Finite Domain Constraints in SICStus Prolog

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## Finite Domain Constraints in SICStus Prolog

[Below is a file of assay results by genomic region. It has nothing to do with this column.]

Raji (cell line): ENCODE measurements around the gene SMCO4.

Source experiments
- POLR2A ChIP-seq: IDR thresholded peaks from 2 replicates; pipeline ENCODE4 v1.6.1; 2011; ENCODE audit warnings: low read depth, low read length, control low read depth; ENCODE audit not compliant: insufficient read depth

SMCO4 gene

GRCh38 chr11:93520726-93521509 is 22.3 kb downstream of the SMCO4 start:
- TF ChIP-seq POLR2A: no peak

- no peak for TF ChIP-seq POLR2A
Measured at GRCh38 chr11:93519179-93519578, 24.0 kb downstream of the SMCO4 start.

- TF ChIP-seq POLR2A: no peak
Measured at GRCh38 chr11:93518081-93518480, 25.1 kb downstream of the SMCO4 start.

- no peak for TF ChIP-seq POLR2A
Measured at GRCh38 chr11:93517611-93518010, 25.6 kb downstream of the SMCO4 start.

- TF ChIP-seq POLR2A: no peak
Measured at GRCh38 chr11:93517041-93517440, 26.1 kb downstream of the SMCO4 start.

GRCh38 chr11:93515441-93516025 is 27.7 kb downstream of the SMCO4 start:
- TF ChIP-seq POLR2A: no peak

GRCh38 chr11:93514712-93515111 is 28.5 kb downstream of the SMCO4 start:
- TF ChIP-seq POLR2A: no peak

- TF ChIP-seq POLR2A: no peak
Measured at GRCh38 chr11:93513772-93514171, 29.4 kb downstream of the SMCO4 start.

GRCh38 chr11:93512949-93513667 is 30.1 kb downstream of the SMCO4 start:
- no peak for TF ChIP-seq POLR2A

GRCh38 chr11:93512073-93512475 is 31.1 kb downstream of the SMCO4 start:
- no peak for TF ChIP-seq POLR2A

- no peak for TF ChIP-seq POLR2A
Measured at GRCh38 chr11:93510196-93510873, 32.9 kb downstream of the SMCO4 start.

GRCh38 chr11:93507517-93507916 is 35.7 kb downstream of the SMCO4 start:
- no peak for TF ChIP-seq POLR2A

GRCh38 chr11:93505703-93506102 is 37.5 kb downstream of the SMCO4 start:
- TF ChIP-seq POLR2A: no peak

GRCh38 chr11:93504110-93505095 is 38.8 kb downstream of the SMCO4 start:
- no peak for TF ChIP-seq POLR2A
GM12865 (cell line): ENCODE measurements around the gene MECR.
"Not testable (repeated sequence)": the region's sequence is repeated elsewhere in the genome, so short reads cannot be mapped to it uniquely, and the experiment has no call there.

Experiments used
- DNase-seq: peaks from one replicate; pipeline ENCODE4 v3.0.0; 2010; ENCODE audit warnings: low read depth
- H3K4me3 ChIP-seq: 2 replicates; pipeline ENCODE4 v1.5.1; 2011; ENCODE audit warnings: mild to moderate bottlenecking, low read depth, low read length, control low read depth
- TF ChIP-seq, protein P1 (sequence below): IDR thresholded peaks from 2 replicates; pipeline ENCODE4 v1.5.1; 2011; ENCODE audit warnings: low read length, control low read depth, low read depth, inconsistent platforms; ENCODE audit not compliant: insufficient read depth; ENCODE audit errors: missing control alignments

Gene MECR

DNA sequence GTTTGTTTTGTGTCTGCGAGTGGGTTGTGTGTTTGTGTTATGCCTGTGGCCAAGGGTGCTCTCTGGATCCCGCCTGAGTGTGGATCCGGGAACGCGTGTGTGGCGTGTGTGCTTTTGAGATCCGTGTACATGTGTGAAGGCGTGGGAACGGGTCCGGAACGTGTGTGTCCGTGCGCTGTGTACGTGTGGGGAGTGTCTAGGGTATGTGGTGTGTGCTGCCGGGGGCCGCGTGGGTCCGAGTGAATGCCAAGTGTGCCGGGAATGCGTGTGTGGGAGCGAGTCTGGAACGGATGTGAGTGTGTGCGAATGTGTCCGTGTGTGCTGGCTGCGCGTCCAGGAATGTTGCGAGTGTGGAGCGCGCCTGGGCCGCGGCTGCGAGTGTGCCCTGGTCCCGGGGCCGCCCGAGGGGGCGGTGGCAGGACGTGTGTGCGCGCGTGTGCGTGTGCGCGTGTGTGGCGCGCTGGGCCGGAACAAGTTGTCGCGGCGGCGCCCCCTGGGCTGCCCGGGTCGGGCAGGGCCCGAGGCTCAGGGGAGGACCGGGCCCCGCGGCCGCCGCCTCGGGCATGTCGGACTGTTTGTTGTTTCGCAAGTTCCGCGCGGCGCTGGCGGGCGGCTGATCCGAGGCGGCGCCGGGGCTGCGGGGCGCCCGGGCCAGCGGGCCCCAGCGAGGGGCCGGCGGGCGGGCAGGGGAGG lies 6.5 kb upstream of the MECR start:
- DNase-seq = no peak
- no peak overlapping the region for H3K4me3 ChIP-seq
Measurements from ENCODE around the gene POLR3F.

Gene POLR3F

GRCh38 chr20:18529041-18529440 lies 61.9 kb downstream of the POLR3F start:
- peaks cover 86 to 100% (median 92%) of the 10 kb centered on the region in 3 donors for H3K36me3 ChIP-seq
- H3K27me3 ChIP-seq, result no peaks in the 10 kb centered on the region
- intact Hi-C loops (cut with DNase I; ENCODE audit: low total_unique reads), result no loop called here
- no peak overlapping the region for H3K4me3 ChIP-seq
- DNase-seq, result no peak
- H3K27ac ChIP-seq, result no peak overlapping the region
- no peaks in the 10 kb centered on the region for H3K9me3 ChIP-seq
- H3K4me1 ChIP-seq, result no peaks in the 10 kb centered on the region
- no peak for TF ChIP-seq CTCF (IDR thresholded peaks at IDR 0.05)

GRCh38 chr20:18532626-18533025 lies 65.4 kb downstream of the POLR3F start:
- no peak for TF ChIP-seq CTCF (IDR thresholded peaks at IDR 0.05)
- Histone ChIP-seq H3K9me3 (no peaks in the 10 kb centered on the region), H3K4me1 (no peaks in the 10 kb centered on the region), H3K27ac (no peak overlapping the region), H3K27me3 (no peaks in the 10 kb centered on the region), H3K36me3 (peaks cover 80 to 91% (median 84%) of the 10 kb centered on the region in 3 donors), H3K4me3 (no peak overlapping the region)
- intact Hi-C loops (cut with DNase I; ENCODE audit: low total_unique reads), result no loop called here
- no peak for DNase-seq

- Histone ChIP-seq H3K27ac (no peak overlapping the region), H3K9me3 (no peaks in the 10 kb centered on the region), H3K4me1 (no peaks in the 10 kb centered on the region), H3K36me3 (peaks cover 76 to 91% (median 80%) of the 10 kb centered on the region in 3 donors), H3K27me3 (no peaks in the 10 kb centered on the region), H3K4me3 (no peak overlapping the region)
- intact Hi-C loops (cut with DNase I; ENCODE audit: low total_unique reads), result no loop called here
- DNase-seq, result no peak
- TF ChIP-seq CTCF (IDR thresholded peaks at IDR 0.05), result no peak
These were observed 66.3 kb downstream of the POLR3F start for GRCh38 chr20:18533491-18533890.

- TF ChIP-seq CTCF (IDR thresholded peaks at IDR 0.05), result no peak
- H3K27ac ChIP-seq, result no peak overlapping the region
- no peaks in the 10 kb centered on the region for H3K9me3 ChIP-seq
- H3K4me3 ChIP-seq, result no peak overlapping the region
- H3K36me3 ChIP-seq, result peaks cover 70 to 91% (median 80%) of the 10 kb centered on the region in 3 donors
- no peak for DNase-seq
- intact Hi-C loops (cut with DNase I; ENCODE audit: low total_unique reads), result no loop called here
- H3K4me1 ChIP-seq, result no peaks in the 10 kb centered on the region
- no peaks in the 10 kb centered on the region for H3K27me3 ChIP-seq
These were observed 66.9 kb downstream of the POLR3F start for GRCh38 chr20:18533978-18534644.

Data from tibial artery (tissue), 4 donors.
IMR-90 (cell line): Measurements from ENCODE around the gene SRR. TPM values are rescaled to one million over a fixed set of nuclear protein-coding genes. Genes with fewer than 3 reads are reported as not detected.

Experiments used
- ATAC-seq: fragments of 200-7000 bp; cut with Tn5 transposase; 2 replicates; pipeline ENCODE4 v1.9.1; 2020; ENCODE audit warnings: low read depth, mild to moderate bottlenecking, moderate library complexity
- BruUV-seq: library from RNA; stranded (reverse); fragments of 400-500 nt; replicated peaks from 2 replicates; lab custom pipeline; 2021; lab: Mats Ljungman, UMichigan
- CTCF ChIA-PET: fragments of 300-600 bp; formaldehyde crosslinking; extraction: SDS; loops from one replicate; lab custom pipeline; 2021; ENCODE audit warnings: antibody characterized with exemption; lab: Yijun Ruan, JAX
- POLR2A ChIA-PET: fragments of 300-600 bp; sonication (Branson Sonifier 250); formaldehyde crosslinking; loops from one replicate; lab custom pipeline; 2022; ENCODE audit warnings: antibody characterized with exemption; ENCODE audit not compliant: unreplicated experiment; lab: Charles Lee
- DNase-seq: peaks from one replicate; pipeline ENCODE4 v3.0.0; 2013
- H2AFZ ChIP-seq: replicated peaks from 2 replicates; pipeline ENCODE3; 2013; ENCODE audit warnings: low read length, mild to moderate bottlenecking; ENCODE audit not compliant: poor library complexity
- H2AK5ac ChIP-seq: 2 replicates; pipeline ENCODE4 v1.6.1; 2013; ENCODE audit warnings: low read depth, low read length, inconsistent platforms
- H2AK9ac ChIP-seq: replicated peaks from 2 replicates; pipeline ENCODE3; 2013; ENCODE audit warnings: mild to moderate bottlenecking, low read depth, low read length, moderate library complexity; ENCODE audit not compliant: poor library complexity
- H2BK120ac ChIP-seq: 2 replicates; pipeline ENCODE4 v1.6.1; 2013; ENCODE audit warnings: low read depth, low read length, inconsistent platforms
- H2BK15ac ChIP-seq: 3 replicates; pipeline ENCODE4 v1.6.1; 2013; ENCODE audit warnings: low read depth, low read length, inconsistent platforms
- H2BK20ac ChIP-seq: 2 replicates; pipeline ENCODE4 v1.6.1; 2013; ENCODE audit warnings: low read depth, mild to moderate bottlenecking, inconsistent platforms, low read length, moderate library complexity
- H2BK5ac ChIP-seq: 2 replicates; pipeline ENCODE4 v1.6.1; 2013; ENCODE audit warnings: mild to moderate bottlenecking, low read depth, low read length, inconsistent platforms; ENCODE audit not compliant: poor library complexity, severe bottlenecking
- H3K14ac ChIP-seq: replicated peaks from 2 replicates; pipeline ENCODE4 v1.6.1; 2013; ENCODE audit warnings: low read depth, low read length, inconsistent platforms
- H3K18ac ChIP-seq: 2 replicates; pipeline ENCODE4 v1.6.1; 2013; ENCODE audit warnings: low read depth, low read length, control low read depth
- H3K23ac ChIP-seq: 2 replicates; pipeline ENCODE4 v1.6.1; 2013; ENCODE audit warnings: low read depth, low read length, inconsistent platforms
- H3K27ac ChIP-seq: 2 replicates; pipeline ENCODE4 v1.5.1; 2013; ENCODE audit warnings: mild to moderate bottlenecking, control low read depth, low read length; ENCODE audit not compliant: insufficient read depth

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**Finite Domain Constraints in SICStus Prolog**Mats Carlsson Swedish Institute of Computer Science matsc@sics.se http://www.sics.se/~matsc**Outline of the Talk**• The SICStus library(clpfd) Package • built-in primitives • implementation architecture • indexicals • global constraints • Host Language Support • Internal Representation • domain variables • propagation queues • Stateful Constraints • unification and co-references • optimizations • Debugging • Conclusion**CLP over Finite Domains**• Constraint store • X D, D Z • Terms • integers (can be <0) • variables ranging over finite domains • Constraints • linear arithmetic constraints • combinatorial constraints • reified constraints: p(x1,…,xn) b • propositional combinations of reified constraints • user-defined constraints**element/3**case/[3,4] all_different/[1,2] assignment/[2,3] circuit/[1,2] cumulative/[4,5] serialized/[2,3] disjoint1/[1,2] disjoint2/[1,2] cumulatives/[2,3] global_cardinality/2 count/4 scalar_product/4 sum/3 knapsack/3 X in Domain, X in_set Set X #= Y, X #\= Y X #< Y, X #=< Y X #>= Y, X #> Y #\ C C #/\ D C #\/ D C #=> D C #<=> D C #<=> B Built-in Constraints**indomain(Var)**labeling(Options,Vars) minimize(Goal,Var) maximize(Goal,Var) Labeling options leftmost | min | max | ff | ffc | variable(Sel) enum | step | bisect | up | down | value(Enum) discrepancy(D) all | minimize(Var) | maximize(Var) Built-in Search**Implementation Architecture**• A scheduler for indexicals and global constraints • Support for reified constraints • User-defined indexicals for fine-tuned propagation within a general framework • Global constraints use specialized filtering algorithms • Custom designed suspension mechanism • Support for stateful constraints**Indexicals**• Given a constraint C(X1,…,Xn), for each Xi, write a rule Xj in Rj that computes the feasible values of Xi in terms of {dom(Xi) | ij}. • [VSD92] P. Van Hentenryck, V. Saraswat, Y. Deville. Constraint processing in cc(FD), 1992. Draft. • Example: X = Y + C, domain consistent version. eqcd(X,Y,C) +: X in dom(Y)+C, Y in dom(X)-C. • Example: X = Y + C, interval consistent version. eqcd(X,Y,C) +: X in min(Y)+C..max(Y)+C, Y in min(X)+C..max(X)-C.**Indexicals: Pros and Cons**• Feasibility demonstrated by D. Diaz: clp(FD), GNU Prolog • Other implementations by G. Sidebottom, H. Lock, H. Vandecasteele, B. Carlson, ... • A RISC approach to constraint solving • Reactive functional rules executed by a specialized virtual machine • A language for fine-tuned propagation in a general framework • A language for entailment detection and hence reification • Drawbacks: • low granularity • local effect • fixed arity**Indexicals: Definitions**• RS denotes the range expression R evaluated in the constraint store S • S’ is an extension of S iff • R is monotone in S iff for every extension S’ of S, • R is anti-monotone inS iff for every extension S’ of S,**Range expressions**R ::= T..T | R/\R | R\/R | \R | R+T | R-T | R mod T | {T,…,T} | dom(X) Term expressions T ::= T+T | T-T | T*T | T/>T | T</T | T mod T | min(X) | max(X) | card(X) | X | N N ::= integer | inf | sup Monotonicity Indexicals for constraint solving must be monotone Indexicals for entailment detection must be anti-monotone Indexicals: Syntax of X in R**Indexicals for Reification**• Example: X = Y + C. ?- eqcd(X,Y,5) <=> B. eqcd(X,Y,C) +: % positive constraint solving X in dom(Y)+C, Y in dom(X)-C. eqcd(X,Y,C) -: % negative constraint solving X in \{Y+C}, Y in \{X-C}. eqcd(X,Y,C) +? % entailment detection X in {Y+C}. eqcd(X,Y,C) -? % disentailment detection X in \dom(Y)+C.**Indexicals: Implementation**• Compiled to (bytecode,symbol table). • Indexical syntax intercepted by user:term_expansion/2 user:term_expansion((Head+:Body), Expansion) :- functor(Head, N, A), Expansion = [:- clpfd:’$fd_install’(N/A, 1, Info)], compile(Head, Body, Info). • Executed by a simple stack-based VM. • eqcd/3 gets defined as a Prolog predicate • the WAM escapes to a solver entrypoint**The Global Constraints API**• fd_global(+C,+S,+V) • Posts a global constraint C with initial state S; V tells how to suspend on variables by means of a list of dom(X), min(X), max(X), minmax(X), val(X) • clpfd:dispatch_global(+C,+S0,-S,-A)User defined. • Entrypoint for the filtering algorithm of global constraint C with state S0, producing a new state S and solver requests A (entailed, disentailed, prune, …). • fd_min(?X,-Min), fd_max(?X,-Max), ... • Unifies Min (Max) with the current lower (upper) bound of X. • FD set ADT • Comes with all the necessary operations.**x ≤ y b as a Global Constraint**le_iff(X,Y,B) :- B in 0..1, fd_global(le(X,Y,B), [], [minmax(X),minmax(Y),val(B)]). :- multifile clpfd:dispatch_global/4. clpfd:dispatch_global(le(X,Y,B), [], [], Actions) :- ( var(B) -> ( fd_max(X,Xmax), fd_min(Y,Ymin), Xmax =< Ymin -> Actions = [exit,B=1] % entailed, B=1 -> ( fd_max(Y,Ymax), fd_min(X,Xmin), Xmin > Ymax -> Actions = [exit,B=0] % entailed, B=0 ; Actions = [] % not entailed, no pruning ) ; B=:=0 -> Actions = [exit,call(X#>Y)] % rewrite to X#>Y ; Actions = [exit,call(X#=<Y)] % rewrite to X#=<Y ).**Outline of the Talk**• The SICStus library(clpfd) Package • built-in primitives • implementation architecture • indexicals • global constraints • Host Language Support • Internal Representation • domain variables • propagation queues • Stateful Constraints • unification and co-references • optimizations • Debugging • Conclusion**Generic Support**• Backtracking, trailing • Provides search, automatic memory reclamation, state restoration, do-on-backtracking • Meta-calls, encapsulated computations • Enables meta-constraints • cardinality-path [Beldiceanu&Carlsson, ICLP2001] • Satisfiability Sum [Régin et al., CP2001] • Term Expansion: user:term_expansion/2 • Recognizes and translates indexical “clauses” • Goal Expansion: user:goal_expansion/3 • Provides macro-expansion • Recognizes and translates arithmetic constraints • X #= Y, X #>= Y, etc. • Recognizes and translates propositional constraints • P #/\ Q, P #\/ Q, etc.**Support Targeted for CLP**• Attributed Variables provide the link from unification to solvers, and allow solvers to store data on variables. • C. Holzbaur. Specification of Constraint Based Inference Mechanism through Extended Unification. PhD thesis, U. of Vienna, 1990. • Unification hooks • Top-level loop hooks :- attribute fd_attribute(_,_). ?- get_atts(X, fd_attribute(DomMut,SuspMut)). ?- put_atts(X, fd_attribute(DomMut,SuspMut)). verify_attributes(Var, Term, Goals) :- ...**Support Targeted for CLP**• Mutable Terms provide backtrackable assignment (value-trailing). • N. Beldiceanu, A. Aggoun. Time Stamps Techniques for the Trailed Data in CLP Systems. Actes du Séminaire 1990 - Programmation en Logique, Tregastel, France. • Only for Prolog terms, not arbitrary memory locations • Coarse trailing [Choi, Henz and Ng, CP2001] ’$mutable’(Term,Timestamp) create_mutable(+Term,+Mutable) get_mutable(+Term,+Mutable) update_mutable(+Term,+Mutable)**Outline of the Talk**• The SICStus library(clpfd) Package • built-in primitives • implementation architecture • indexicals • global constraints • Host Language Support • Internal Representation • domain variables • propagation queues • Stateful Constraints • unification and co-references • optimizations • Debugging • Conclusion**Domain representation**• Options: • interval+bit array [CHIP compiler, clp(FD), GNU Prolog, CHOCO, Mozart] • array of integers [CHIP compiler] • list of intervals [ECLiPSe, SICStus,CHOCO,Mozart,MROPE,Figaro] • interval trees [CHOCO] • interval only [interval solvers, CHIP compiler] • interval + list of holes [?] • Pros (assuming M intervals) • operations O(M) in the worst case • implementation straightforward • Prolog representation straightforward • scalable • Cons • performs poorly on N Queens**Domain Variables**Value cell Suspended Prolog goals List ofintervals • clpfd attribute: • domain mutable • suspension mutable • name dom(Size,Min,Max,Set) lists(Dom,Min,Max, Minmax,Val) more attributes ... List ofindexicals and globals**Propagation Queues**• Queues of constraints, not variables • The KISS principle • One indexical queue (greater priority) • One global constraint queue (lesser priority) • Enqueued test in O(1) time • using a mutable term • No extra information stored with queue elements • which variables were pruned • why they were pruned • their previous domains • Historically, difference lists were being passed around • Now using dedicated buffers • modest performance gains • needs garbage collector services**Outline of the Talk**• The SICStus library(clpfd) Package • built-in primitives • implementation architecture • indexicals • global constraints • Host Language Support • Internal Representation • domain variables • propagation queues • Stateful Constraints • unification and co-references • optimizations • Debugging • Conclusion**Stateful Constraints**• clpfd:dispatch_global(+Ctr,+S0,-S,-A)User defined. • Entrypoint for the filtering algorithm of global constraint Ctr with state S0, producing a new state S and solver requests A. • Does not say which domain variables were pruned. • Provides for state as a Prolog term. However, most built-in constraints are written in C costly conversion to C data each time Ctr wakes up. • Persistent state in C, requiring: • deallocation guaranteed on backtracking or determinate entailment • global term references term Persistent state term term Prolog stack**Support for Stateful Constraints**• Global term references • explicitly allocated and deallocated • requires garbage collector support • dangling pointer hazard if used generally • Deallocation guaranteed • on backtracking • on determinate entailment • both the memory block and the global term references**Domain Variables in the Persistent State**• For each domain variable, we store • one term reference to the variable itself • one term reference to the attribute term • Why? • Look up attribute term once only • Retain access to attribute even if the variable is ground Prolog stack var1 attr1 Persistent state var2 attr2**Pruning in Global Constraints**clpfd:dispatch_global(+C,+S0,-S,-A) where A is a list of: X in Domain, X in_set Set, X=Int, call(Goal), exit,fail • Direct pruning inside filtering algorithm is not allowed. • Three-phase pruning scheme: 1. At entry, make local “copies” of the domain variables. 2. The algorithm works with the local “copies”. 3. At exit, results are posted by computing A.**Prolog**stack var1 attr1 Persistent state var2 attr2 Handling Unification and Co-References • Variable-variable unifications require: • forwarding one attribute to another • forming intersection of domains • forming union of suspensions • waking up relevant constraints • marking relevant constraints as having co-references • in C: dereferencing attributes as well as variables**Filtering Algorithms and Co-References**• Each filtering algorithms is assumed to reach a fixpoint if no domain variable occurs more than once. • The constraint normally does not wake itself up. • If there are co-references, the solver will repeat the filtering algorithm until no more pruning. • The constraint wakes itself up. • domain variables occurring more than once initially • co-references introduced by unification**Generic Optimization: Sources & Targets**• A target object is subject to pruning or check • A source object can lead to some pruning or check • Inactive objects can be ignored • Speedup > 2.5 observed for non-overlapping rectangles ground Nonground, bounding boxes**Generic Optimization: Incrementality**• If the current store in an extension of the previous one, then • ground/source/inactive objects stay so • Otherwise, • recompute (part of) the persistent state • If no choicepoints younger than the posting time of the constraint • ground/source/inactive objects stay so forever • Detecting the incremental case: • timestamps: T1 in C, T2 in a mutable term, T1 := T2 := T2+1 at exit • the current store is an extension of the previous one if T1=T2 at entry T2 T1 Prolog stack Persistent state**Outline of the Talk**• The SICStus library(clpfd) Package • built-in primitives • implementation architecture • indexicals • global constraints • Host Language Support • Internal Representation • domain variables • propagation queues • Stateful Constraints • unification and co-references • optimizations • Debugging • Conclusion**A Finite Domain Constraint Tracer**• Provides: • tracing of selected constraints • naming of domain variables • Prolog debugger extensions (naming variables, displaying annotated goals) • Default appearance (customizable): scalar_product([0,1,2,3],[1,<list_2>,<list_3>,<list_4>],#=,4) list_2 = 1..3 list_3 = 0..2 -> 0..1 list_4 = 0..1 • Comes with SICStus Prolog 3.9**Towards Better Debugging Tools**• Starting point: fine-grained execution trace • the DiSCiPl experience • Drawbacks: • rough explanations (unary constraints) • flat sequence of low-level events • static information missing • the constraints themselves • the way constraints are woken • what kind of pruning constraints do • what kind of consistency the constraints achieve • what type of filtering algorithms they use • no means of considering subparts of global constraints to improve explanations • specific necessary conditions • specific methods used • implied constraints**Prerequisites for Better Debuggers**• Static information about constraints • the way they are woken • what kind of pruning they do • what kind of consistency they achieve • details about the filtering algorithms they use • Status information • status of constraints • e.g. suspended, entailed, failed • status of variables • e.g. infinite domain, finite domain, interval, ground • Trace information • the events that occur during execution • explanations for these events • structured**Towards Better Explanations**• Challenges: • record multiple explanations for each value removal compactly • give explanations in terms of non-unary constraints • give explanations in terms of objects of the applications “To fix this failure, you should modify the origin attribute of at least 3 tasks out of this set of 5 tasks.” • Uses: • non-chronological backtracking • focused explanations to the user • propose which constraints to relax to fix a failure • propose which constraints to relax or enforce in over-constrained problems**Conclusion: what’s crucial for a good CLP(FD) system**• Generic host language support • attributed variables, mutables, term and goal expansion • A good foreign language interface • Support for persistent foreign language state • do-on-backtracking, persistent term references • Good debugging facilities • Nicolas Beldiceanu • The full story at: http://www.sics.se/sicstus